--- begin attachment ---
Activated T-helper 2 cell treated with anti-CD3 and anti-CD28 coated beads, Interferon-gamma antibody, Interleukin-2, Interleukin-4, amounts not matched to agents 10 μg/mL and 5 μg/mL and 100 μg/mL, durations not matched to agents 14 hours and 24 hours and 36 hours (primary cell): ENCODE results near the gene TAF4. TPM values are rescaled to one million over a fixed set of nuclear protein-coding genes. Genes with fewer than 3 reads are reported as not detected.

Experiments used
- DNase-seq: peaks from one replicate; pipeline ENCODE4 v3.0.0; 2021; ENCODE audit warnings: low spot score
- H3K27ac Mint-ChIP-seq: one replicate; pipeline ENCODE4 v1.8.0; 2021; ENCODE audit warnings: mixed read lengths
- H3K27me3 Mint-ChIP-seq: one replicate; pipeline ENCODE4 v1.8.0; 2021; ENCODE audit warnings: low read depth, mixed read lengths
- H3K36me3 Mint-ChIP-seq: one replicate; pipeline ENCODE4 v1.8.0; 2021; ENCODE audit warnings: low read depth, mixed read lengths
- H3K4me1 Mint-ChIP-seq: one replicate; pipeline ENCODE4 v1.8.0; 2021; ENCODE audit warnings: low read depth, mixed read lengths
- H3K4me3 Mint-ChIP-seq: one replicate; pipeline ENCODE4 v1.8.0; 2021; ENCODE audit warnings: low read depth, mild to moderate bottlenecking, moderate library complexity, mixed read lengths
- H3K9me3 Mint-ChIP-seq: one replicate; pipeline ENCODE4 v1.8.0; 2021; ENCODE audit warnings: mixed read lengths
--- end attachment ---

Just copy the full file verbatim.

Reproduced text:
Activated T-helper 2 cell treated with anti-CD3 and anti-CD28 coated beads, Interferon-gamma antibody, Interleukin-2, Interleukin-4, amounts not matched to agents 10 μg/mL and 5 μg/mL and 100 μg/mL, durations not matched to agents 14 hours and 24 hours and 36 hours (primary cell): ENCODE results near the gene TAF4. TPM values are rescaled to one million over a fixed set of nuclear protein-coding genes. Genes with fewer than 3 reads are reported as not detected.

Experiments used
- DNase-seq: peaks from one replicate; pipeline ENCODE4 v3.0.0; 2021; ENCODE audit warnings: low spot score
- H3K27ac Mint-ChIP-seq: one replicate; pipeline ENCODE4 v1.8.0; 2021; ENCODE audit warnings: mixed read lengths
- H3K27me3 Mint-ChIP-seq: one replicate; pipeline ENCODE4 v1.8.0; 2021; ENCODE audit warnings: low read depth, mixed read lengths
- H3K36me3 Mint-ChIP-seq: one replicate; pipeline ENCODE4 v1.8.0; 2021; ENCODE audit warnings: low read depth, mixed read lengths
- H3K4me1 Mint-ChIP-seq: one replicate; pipeline ENCODE4 v1.8.0; 2021; ENCODE audit warnings: low read depth, mixed read lengths
- H3K4me3 Mint-ChIP-seq: one replicate; pipeline ENCODE4 v1.8.0; 2021; ENCODE audit warnings: low read depth, mild to moderate bottlenecking, moderate library complexity, mixed read lengths
- H3K9me3 Mint-ChIP-seq: one replicate; pipeline ENCODE4 v1.8.0; 2021; ENCODE audit warnings: mixed read lengths